Figg test

The Figg test measures water permeability in a 5.5 mm-diameter hole drilled 30 mm into the concrete. The top of the hole is plugged using silicone sealant. A double-skinned hypodermic needle is inserted into the hole through the plug and water is introduced into the drill hole through the inner needle using a syringe. The water flows back up the outer needle and into a horizontal length of capillary tube fitted with a scale. The capillary tube is set at a level of 100 mm above the bottom of the hole. To carry out the test, the valve to the syringe is closed and the time taken for the water meniscus in the capillary tube to travel 50 mm is recorded.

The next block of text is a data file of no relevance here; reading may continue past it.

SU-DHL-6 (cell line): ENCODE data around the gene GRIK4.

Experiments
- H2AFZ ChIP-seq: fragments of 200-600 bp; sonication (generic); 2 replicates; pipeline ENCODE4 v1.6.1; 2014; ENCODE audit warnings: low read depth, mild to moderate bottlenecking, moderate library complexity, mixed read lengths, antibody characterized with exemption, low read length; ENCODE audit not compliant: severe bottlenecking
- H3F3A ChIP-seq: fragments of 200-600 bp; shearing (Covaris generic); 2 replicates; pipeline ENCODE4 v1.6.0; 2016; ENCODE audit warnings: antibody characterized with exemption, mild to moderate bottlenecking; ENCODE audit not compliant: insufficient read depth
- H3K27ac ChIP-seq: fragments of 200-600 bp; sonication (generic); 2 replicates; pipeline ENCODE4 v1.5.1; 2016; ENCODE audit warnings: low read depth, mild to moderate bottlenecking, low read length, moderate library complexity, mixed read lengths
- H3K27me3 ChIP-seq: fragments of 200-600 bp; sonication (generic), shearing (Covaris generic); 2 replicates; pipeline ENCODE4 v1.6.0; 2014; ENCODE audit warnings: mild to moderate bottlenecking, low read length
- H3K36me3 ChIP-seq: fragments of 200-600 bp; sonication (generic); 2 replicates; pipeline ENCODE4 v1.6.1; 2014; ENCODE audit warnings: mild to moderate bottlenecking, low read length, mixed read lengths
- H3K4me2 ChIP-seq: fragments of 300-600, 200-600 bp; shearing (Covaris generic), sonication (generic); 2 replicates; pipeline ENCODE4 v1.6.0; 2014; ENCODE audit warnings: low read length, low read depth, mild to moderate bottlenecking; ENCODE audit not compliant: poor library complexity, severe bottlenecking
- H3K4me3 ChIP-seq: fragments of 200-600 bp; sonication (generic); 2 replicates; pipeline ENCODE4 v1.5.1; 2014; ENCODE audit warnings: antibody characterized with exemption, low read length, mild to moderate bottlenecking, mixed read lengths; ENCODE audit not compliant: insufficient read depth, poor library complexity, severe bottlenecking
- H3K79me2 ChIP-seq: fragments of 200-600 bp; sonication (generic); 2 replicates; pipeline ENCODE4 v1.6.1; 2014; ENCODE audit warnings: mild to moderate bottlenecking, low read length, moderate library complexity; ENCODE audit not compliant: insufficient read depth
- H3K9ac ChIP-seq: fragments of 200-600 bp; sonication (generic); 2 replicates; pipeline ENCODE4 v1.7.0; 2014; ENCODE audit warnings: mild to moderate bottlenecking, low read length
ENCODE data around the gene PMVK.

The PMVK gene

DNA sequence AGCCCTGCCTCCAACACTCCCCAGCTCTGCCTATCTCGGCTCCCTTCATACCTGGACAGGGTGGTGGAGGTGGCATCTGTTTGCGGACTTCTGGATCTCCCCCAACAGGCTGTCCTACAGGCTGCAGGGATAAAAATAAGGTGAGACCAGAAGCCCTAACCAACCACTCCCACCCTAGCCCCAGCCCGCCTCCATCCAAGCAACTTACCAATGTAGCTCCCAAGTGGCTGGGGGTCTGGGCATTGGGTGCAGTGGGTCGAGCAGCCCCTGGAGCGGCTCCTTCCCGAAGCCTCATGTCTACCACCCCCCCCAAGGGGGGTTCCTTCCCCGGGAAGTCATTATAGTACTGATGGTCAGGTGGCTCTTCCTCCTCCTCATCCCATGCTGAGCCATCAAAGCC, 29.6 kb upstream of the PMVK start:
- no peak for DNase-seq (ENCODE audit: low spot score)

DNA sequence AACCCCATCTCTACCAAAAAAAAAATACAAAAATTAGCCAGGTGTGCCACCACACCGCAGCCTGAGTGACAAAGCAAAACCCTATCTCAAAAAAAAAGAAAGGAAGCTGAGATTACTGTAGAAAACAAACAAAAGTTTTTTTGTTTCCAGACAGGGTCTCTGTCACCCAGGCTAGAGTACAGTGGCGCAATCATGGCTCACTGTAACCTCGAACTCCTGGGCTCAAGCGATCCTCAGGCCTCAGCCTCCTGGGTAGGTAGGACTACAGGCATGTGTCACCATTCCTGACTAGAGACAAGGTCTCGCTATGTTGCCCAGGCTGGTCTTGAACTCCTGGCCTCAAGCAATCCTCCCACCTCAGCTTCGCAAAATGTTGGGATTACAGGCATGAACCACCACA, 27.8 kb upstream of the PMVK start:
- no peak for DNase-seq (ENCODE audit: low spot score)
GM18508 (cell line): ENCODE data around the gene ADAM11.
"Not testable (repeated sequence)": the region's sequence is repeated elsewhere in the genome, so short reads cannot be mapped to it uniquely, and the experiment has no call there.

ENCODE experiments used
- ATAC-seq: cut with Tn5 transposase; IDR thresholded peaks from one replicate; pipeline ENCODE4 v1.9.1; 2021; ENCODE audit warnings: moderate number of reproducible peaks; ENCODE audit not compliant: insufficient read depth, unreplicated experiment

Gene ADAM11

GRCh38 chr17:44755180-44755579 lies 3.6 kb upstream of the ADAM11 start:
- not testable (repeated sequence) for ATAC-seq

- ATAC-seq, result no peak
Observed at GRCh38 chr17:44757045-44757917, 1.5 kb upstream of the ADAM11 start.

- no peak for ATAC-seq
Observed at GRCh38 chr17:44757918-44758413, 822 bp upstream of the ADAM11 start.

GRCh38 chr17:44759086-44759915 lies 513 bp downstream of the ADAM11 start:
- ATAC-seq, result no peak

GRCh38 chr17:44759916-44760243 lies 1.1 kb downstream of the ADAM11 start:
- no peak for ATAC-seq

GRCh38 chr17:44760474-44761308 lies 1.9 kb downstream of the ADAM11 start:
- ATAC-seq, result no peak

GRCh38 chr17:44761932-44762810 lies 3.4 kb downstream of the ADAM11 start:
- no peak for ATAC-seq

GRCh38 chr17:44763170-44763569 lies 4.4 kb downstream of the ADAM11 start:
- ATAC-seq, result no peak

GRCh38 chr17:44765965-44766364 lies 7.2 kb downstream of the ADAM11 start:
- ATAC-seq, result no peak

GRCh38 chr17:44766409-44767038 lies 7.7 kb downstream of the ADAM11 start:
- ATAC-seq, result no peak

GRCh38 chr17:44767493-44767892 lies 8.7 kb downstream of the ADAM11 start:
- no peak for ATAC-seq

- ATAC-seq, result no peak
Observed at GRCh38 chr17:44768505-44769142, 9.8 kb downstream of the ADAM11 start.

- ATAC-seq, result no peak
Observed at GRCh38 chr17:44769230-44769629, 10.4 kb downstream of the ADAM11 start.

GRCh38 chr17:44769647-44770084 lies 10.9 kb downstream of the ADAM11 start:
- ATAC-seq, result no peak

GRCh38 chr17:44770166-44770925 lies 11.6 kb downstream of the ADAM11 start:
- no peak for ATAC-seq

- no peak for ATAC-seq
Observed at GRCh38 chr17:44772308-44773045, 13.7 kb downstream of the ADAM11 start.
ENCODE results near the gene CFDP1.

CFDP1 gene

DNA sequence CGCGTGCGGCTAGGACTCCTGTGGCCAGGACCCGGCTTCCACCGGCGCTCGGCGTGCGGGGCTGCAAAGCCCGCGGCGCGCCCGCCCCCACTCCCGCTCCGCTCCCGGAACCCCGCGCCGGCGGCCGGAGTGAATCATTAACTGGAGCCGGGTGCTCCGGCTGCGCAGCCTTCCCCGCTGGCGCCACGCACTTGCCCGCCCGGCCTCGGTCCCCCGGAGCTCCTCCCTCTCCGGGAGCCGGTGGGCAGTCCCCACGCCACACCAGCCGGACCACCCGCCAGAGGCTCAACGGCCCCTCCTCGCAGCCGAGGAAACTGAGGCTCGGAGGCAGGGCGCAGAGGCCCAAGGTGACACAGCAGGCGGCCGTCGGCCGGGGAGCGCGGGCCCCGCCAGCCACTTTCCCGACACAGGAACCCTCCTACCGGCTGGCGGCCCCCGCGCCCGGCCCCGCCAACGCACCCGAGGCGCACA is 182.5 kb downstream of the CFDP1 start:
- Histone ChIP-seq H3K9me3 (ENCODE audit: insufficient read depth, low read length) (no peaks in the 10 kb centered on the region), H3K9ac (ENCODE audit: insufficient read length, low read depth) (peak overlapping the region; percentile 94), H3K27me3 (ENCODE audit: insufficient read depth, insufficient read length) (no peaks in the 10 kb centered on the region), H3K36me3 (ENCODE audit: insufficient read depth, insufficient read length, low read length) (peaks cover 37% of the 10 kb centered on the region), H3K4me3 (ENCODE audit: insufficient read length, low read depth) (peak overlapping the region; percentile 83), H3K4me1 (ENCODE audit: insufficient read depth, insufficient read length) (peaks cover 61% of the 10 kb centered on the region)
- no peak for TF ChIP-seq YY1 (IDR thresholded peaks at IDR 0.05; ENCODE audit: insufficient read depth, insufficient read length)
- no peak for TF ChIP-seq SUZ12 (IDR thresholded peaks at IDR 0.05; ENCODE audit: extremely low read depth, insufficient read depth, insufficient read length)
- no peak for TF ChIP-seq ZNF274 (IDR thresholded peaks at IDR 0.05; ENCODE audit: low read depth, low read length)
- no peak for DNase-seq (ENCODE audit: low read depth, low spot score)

The equipment can be adapted to give a measure of air permeability. A vacuum pump is used to reduce the pressure in the hole to 15 kPa and a manometer is used in place of the capillary tube. The time for the pressure in the hole to rise by 5 kPa after the valve to the vacuum pump is closed is measured.


Acknowledgement: The Concrete Society

TR31 Permeability testing of site concrete - available at www.concrete.org.uk
TR54 Diagnosis of deterioration in concrete structures
- identification of defects, evaluation an - available at www.concrete.org.uk
  The information contained in this nugget has been provided by The Concrete Society technical staff.